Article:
Nancy's Notes From Florida

Author Nancy J. Cohen discusses the writing process and life as a Florida resident.

Smart Edit Software Revisited

Posted by Nancy J. Cohen on August 16, 2013

Recently I downloaded the updated version of the Smart-Edit software I’d described below at I ran my work-in-progress through it even though I’d already made corrections based on the last analysis. Guess what? The program still found problems for me to fix.

self editing

Redundancies caught me this time. Here are some examples:

I started off

I flung myself backward from whence I’d come

Hurry up

Under Punctuation, the program pointed out I had two straight apostrophes. These were easy fixes.

Under Acronyms, I discovered I’d shortened medical examiner three different ways—M.E., ME, and M.E missing the final period. I changed them all to the first one. It’s great having a second set of eyes like this to find mistakes.

The program counts curly and straight apostrophes and quote marks. It found two straight apostrophes instead of curly ones. Under punctuation problems, it alerted me that I hadn’t eliminated all the extra spaces.


More new findings:

Overused phrases: “gave me a”, “hands on”, “thank goodness”

Repeated words –“when” 204 times

Possible misused words: Different from or different than, eager or anxious, less than or fewer than. (I’m not sure I understand which one to use. Do you know?)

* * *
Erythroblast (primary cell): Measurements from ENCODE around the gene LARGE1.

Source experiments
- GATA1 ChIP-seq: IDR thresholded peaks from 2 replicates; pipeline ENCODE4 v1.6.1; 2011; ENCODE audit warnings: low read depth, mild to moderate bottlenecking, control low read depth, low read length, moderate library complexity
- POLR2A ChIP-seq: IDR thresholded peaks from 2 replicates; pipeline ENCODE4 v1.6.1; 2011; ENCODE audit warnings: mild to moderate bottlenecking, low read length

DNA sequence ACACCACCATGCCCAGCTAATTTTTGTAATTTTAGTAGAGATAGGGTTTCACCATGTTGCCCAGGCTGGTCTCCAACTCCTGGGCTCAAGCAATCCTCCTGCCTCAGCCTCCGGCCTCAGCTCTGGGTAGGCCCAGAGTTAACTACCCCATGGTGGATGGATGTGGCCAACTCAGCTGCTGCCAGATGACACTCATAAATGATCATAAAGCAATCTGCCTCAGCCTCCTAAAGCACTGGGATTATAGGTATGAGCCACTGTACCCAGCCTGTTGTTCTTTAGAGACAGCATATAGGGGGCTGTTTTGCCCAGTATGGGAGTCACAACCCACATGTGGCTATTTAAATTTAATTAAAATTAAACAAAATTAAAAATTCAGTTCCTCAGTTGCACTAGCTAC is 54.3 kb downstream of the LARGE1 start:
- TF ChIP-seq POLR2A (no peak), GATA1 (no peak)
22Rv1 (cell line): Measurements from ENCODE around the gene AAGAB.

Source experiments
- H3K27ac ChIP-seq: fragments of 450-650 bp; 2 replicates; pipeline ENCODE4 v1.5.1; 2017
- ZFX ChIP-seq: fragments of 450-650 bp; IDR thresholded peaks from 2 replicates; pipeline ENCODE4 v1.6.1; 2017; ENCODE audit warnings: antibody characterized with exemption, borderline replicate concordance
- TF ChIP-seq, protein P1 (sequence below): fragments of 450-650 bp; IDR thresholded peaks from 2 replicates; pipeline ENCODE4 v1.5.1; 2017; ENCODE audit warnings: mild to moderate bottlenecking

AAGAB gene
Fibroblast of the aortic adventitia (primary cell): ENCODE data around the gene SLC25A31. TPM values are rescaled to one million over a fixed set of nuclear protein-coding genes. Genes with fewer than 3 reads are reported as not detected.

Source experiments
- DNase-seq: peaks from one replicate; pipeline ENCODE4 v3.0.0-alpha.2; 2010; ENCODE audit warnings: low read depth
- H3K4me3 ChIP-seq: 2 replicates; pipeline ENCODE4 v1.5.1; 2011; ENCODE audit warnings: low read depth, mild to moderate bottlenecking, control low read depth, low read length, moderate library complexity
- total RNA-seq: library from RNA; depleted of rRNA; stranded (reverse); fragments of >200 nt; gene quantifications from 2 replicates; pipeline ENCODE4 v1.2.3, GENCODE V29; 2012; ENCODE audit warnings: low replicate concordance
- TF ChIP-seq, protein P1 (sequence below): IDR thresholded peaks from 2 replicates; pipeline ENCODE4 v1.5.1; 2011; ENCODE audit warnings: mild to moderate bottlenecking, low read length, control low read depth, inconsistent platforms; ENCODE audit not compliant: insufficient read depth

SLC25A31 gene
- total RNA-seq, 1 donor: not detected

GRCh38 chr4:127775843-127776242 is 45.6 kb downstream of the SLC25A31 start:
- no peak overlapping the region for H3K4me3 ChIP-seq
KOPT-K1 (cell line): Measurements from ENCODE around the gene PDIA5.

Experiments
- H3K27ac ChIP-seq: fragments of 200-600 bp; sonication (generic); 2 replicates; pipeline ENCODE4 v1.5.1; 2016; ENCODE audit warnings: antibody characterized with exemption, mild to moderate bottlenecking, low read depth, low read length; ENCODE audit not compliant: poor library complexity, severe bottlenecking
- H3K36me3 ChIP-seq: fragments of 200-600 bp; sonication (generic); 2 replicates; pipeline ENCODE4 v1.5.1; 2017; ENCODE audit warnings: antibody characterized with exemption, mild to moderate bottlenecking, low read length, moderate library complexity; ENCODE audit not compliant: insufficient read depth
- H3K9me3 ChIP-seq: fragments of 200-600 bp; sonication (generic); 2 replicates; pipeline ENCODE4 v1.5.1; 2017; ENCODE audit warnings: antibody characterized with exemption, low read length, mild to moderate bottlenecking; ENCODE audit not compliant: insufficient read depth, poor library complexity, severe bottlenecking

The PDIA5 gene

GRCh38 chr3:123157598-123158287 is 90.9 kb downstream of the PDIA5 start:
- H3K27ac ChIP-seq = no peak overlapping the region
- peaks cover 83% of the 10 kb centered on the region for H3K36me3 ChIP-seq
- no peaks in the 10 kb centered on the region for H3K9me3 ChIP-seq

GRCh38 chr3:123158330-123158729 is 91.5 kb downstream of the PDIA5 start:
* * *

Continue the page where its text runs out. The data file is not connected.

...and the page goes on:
The new edition also lets you work in word processing software, but I didn’t use this feature.

I repeat my recommendation to try one of these programs after your last round of polishing. You’ll be amazed at what you’ve missed.

Here’s a list of programs, some suggested by readers of my earlier column. I’ve only tried the first two and they’re similar in tasks. They don’t replace the read-throughs you need to do for yourself. Rather, they help you pick up errors, repetitive phrasing, redundancies and such that you might have missed.


18 Responses to “Smart Edit Software Revisited”

  1. Marcia said

    Hi, Nancy! On your recommendation, I downloaded the free version of SmartEdit and loved it, so I bought the upgrade. I have already updated that, too, and think the new version is super. It’s amazing how many times I used the word “UP.” We get up, sit up, speak up, dream up, stand up, wake up, look up….the list is endless. And I don’t even SEE it when I write it. SmartEdit does, though. And allows me to go back and say it differently. Now, when my drafts come back from my editor, there aren’t nearly as many red marks on them. Thanks for the heads up on this one. It was definitely worth the $50.

    • Funny how you overuse the word, “up.” One of my downfalls is the word “down” (pun intended). Sit down, put down, go down. It’s amazing how we can’t see these for ourselves.

      • Marcia said